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New IIS7 Article: Building a Custom, Secure and Reduced Footprint Web Server RSS

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Last post Jun 09, 2006 01:14 AM by bills

  • bills bills

    415 Posts


    New IIS7 Article: Building a Custom, Secure and Reduced Footprint Web Server

    Jun 09, 2006 01:14 AM|bills|LINK

    IIS6 and previous versions implemented most of the widely used server functionality inside the server itself. In contrast, IIS7 web server engine provides a modular architecture on top of which virtually all of the server features are provided as pluggable components. This enables tremendous improvements across the board, including but not limited to:

    • Ability to control exactly what set of features is loaded / used on the server, removing unneeded features to reduce the attack surface area / memory footprint of the server.
    • Ability to replace each feature with third party or custom implementations.
    • Ability to specialize the server based on its role in the server topology.
    • Advanced control over the feature set of the server, on a fine grain and application delegatable level.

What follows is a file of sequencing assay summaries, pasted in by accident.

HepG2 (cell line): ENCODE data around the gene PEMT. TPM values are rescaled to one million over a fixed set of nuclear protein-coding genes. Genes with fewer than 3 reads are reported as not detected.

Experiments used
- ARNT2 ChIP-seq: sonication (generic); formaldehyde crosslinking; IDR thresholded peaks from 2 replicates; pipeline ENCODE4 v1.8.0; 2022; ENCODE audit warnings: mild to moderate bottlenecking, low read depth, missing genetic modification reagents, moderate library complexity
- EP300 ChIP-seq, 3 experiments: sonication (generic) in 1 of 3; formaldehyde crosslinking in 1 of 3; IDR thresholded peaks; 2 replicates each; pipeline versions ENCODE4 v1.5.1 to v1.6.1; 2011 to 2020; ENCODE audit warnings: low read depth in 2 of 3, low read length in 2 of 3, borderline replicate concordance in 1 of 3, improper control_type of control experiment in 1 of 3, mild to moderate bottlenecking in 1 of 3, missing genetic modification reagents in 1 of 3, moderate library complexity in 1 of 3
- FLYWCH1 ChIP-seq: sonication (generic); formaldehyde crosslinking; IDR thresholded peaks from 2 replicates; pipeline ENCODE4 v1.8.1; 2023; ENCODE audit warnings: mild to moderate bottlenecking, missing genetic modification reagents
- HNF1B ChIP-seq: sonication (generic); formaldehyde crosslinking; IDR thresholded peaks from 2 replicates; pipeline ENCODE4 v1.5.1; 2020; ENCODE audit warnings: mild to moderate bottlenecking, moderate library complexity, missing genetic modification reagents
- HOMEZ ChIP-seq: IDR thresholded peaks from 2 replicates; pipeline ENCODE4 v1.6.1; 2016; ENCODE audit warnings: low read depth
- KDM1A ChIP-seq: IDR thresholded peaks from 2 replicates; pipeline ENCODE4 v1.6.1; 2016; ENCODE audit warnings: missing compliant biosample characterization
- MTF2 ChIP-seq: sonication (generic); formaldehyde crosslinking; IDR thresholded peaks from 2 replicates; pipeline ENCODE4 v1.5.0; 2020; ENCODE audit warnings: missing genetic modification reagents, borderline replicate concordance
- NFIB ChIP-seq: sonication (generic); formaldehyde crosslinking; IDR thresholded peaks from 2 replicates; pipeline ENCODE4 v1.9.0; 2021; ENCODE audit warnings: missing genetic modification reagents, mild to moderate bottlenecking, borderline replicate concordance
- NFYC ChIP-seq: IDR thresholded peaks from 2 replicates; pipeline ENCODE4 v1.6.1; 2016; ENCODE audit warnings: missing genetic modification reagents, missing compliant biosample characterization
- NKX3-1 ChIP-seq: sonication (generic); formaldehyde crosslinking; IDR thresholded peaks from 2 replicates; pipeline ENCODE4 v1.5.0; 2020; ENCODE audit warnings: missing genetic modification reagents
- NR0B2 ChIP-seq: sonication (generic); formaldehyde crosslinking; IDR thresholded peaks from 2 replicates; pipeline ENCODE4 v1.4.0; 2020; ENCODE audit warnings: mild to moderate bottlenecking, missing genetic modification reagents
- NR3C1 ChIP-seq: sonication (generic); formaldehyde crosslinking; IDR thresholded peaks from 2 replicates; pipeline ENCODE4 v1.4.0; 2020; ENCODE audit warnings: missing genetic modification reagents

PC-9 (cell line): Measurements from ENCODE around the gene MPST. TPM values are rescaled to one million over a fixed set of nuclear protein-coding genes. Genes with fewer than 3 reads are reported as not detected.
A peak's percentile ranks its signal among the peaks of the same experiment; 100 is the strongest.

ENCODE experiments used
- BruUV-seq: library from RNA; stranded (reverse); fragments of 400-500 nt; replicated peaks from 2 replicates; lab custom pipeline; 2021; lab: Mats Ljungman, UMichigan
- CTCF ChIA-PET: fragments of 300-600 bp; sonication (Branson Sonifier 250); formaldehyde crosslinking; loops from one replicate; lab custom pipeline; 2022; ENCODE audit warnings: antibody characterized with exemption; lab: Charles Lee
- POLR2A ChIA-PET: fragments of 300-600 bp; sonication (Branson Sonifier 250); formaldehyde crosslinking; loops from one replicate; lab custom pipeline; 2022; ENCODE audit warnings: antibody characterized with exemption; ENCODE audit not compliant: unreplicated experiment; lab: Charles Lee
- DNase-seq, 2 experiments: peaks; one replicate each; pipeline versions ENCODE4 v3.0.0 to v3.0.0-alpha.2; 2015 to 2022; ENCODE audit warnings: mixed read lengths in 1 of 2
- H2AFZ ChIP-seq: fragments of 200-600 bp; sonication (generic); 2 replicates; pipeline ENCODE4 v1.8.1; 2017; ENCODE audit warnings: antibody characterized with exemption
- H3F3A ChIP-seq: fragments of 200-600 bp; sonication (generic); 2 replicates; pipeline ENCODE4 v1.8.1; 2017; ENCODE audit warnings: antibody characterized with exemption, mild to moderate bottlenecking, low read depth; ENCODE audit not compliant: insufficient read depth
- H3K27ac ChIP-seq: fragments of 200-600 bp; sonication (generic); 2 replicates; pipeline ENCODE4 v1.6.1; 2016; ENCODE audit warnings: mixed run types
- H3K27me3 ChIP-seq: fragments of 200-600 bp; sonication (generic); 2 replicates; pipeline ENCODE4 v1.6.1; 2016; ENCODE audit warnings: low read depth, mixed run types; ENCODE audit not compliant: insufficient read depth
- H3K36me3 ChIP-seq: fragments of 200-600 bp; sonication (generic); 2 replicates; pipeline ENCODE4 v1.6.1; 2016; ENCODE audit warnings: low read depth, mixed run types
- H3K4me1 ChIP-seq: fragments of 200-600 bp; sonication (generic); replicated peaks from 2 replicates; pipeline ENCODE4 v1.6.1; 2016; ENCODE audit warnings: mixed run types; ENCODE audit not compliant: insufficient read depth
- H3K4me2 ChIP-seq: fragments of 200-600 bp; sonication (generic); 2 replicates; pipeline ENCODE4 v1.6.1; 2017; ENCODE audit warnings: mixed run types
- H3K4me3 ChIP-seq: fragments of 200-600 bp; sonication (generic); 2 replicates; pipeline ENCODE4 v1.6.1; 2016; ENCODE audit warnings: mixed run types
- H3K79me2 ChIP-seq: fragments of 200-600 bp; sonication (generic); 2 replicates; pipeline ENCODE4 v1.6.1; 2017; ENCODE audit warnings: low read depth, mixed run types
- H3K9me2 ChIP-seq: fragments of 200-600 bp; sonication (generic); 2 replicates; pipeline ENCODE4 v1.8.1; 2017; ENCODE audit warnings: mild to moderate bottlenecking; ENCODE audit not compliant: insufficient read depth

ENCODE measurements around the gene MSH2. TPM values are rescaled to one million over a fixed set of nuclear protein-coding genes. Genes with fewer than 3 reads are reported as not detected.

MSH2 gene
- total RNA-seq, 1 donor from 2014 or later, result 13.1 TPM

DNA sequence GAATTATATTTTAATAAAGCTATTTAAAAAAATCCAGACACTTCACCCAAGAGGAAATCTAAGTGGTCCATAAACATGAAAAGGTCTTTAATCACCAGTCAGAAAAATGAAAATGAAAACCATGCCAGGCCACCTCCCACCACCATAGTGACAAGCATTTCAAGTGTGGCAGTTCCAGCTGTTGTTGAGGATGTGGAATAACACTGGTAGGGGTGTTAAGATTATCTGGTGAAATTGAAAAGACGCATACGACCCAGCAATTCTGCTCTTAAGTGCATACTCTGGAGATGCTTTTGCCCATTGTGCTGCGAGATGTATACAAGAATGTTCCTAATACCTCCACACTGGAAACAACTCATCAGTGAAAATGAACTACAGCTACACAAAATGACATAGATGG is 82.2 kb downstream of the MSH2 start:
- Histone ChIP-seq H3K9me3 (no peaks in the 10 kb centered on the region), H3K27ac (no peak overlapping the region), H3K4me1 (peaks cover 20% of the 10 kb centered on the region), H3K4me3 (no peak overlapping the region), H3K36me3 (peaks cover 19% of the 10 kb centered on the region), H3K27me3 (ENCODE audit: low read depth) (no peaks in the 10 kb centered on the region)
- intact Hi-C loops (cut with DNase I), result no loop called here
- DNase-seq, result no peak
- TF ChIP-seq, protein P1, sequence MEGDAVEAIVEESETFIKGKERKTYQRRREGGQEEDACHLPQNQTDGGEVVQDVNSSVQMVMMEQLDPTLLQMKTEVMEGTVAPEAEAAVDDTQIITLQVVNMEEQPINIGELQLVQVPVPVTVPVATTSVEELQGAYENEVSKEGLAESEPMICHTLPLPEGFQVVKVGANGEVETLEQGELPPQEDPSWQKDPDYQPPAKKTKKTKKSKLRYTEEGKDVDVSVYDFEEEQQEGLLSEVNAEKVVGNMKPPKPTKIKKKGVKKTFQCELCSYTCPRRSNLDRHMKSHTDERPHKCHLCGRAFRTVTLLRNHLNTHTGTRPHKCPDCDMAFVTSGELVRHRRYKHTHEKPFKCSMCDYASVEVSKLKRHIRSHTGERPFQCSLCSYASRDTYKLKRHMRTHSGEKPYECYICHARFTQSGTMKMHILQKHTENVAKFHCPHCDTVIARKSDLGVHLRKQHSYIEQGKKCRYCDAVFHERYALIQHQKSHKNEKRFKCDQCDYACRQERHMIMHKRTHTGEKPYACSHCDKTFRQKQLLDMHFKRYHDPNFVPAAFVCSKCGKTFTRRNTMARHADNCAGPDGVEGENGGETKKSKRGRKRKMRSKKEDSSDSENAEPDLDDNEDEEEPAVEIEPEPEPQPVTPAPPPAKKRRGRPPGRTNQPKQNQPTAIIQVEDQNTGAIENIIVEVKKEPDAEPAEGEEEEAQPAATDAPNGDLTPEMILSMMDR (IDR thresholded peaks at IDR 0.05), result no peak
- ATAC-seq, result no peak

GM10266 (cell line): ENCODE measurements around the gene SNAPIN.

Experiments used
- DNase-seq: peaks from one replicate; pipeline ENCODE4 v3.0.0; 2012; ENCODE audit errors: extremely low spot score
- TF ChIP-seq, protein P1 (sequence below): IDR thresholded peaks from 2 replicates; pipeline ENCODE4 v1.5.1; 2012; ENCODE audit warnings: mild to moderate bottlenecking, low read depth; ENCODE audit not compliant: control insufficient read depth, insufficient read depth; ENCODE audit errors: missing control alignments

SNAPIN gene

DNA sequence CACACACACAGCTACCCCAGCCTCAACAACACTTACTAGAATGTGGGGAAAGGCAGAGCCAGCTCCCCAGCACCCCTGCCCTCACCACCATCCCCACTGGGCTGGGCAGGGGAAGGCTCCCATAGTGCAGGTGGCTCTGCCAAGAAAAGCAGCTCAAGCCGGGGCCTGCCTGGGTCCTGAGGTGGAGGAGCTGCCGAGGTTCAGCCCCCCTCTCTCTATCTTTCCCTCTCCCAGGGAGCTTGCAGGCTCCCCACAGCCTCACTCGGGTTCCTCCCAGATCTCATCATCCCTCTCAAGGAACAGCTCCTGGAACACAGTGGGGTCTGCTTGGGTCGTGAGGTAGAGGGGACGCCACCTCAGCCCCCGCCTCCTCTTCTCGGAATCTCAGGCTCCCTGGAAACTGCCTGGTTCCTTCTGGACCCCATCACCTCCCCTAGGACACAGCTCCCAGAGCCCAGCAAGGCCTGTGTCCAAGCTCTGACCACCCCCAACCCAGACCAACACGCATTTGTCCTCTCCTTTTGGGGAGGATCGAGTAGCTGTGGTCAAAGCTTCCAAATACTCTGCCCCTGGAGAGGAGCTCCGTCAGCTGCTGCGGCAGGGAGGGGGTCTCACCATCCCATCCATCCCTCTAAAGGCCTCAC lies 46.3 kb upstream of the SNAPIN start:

These server components, known as modules, are loaded during the initialization of the application pool worker process and provide request processing services on the server. Each IIS7 application is a combination of services provided by modules enabled for the application, and associated content used by these services. The server provides two major roles played by modules:

    • Providing request services, such as authentication or output caching. (similar to ISAPI filters in IIS6).
    • Providing request handling, such as static file handling, CGI, or ASP.NET page processing. (similar to ISAPI extensions in IIS6).

    By enabling different modules, the server can be configured to provide the services required by the applications on the server.

    Tasks illustrated in this walkthrough include:

    • Review the server configuration and the default and the set of modules loaded on the server by default.
    • Remove all modules to strip the server down to its minimal configuration, and examine the effect on footprint.
    • Build a custom server by incrementally adding modules to support a specific scenario.
    Bill Staples
    Product Unit Manager, IIS
    blog: http://blogs.iis.net/bills